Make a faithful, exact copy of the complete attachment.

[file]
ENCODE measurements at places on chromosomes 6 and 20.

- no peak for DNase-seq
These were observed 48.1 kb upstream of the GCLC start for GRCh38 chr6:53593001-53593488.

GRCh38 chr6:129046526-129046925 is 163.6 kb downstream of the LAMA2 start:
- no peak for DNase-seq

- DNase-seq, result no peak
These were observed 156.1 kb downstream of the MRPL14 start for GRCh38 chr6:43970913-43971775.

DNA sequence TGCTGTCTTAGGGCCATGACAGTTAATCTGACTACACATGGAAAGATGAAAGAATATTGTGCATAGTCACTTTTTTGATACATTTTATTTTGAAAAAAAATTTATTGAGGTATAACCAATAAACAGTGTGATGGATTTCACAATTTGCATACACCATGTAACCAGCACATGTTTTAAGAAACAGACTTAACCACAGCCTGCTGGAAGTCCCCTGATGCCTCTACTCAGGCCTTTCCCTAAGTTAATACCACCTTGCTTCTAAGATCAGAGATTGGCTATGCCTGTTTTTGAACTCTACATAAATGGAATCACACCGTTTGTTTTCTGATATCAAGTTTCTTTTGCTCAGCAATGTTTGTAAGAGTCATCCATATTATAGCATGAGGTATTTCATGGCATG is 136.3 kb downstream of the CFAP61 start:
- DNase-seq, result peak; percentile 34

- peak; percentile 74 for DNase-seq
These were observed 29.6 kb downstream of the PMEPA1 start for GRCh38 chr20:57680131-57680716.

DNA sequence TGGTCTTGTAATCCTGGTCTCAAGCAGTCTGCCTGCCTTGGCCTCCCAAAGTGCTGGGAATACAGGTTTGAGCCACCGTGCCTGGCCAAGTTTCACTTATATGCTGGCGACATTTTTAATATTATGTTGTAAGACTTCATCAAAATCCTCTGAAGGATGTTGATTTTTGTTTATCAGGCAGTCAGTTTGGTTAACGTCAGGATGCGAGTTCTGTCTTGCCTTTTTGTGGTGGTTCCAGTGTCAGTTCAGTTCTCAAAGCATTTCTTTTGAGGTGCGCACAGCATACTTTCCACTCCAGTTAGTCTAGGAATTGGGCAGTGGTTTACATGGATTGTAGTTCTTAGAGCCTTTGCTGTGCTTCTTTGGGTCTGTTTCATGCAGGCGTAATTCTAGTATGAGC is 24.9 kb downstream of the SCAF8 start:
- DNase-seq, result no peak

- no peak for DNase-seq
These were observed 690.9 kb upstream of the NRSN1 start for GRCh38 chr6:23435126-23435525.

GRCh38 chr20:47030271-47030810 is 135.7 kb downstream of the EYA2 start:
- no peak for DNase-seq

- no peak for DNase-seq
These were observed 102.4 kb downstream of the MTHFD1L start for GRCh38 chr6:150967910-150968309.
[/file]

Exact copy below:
ENCODE measurements at places on chromosomes 6 and 20.

- no peak for DNase-seq
These were observed 48.1 kb upstream of the GCLC start for GRCh38 chr6:53593001-53593488.

GRCh38 chr6:129046526-129046925 is 163.6 kb downstream of the LAMA2 start:
- no peak for DNase-seq

- DNase-seq, result no peak
These were observed 156.1 kb downstream of the MRPL14 start for GRCh38 chr6:43970913-43971775.

DNA sequence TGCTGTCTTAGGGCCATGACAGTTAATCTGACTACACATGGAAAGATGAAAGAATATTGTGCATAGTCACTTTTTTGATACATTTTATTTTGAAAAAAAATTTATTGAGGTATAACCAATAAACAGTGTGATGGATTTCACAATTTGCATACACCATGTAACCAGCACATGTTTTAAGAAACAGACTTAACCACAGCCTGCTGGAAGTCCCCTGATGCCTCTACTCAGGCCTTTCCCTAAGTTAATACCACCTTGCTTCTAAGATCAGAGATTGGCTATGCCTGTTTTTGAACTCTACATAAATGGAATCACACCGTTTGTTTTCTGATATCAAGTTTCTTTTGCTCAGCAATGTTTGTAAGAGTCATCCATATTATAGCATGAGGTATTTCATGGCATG is 136.3 kb downstream of the CFAP61 start:
- DNase-seq, result peak; percentile 34

- peak; percentile 74 for DNase-seq
These were observed 29.6 kb downstream of the PMEPA1 start for GRCh38 chr20:57680131-57680716.

DNA sequence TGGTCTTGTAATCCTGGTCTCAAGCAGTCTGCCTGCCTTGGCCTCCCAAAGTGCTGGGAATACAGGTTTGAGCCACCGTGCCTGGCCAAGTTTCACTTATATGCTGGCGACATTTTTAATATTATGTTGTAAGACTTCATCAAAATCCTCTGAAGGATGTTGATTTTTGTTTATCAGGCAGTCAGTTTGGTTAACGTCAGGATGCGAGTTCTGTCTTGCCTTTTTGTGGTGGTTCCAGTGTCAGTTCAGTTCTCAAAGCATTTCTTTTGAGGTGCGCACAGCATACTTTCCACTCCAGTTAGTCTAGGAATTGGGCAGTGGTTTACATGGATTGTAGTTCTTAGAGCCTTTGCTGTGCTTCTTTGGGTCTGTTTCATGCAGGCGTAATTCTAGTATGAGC is 24.9 kb downstream of the SCAF8 start:
- DNase-seq, result no peak

- no peak for DNase-seq
These were observed 690.9 kb upstream of the NRSN1 start for GRCh38 chr6:23435126-23435525.

GRCh38 chr20:47030271-47030810 is 135.7 kb downstream of the EYA2 start:
- no peak for DNase-seq

- no peak for DNase-seq
These were observed 102.4 kb downstream of the MTHFD1L start for GRCh38 chr6:150967910-150968309.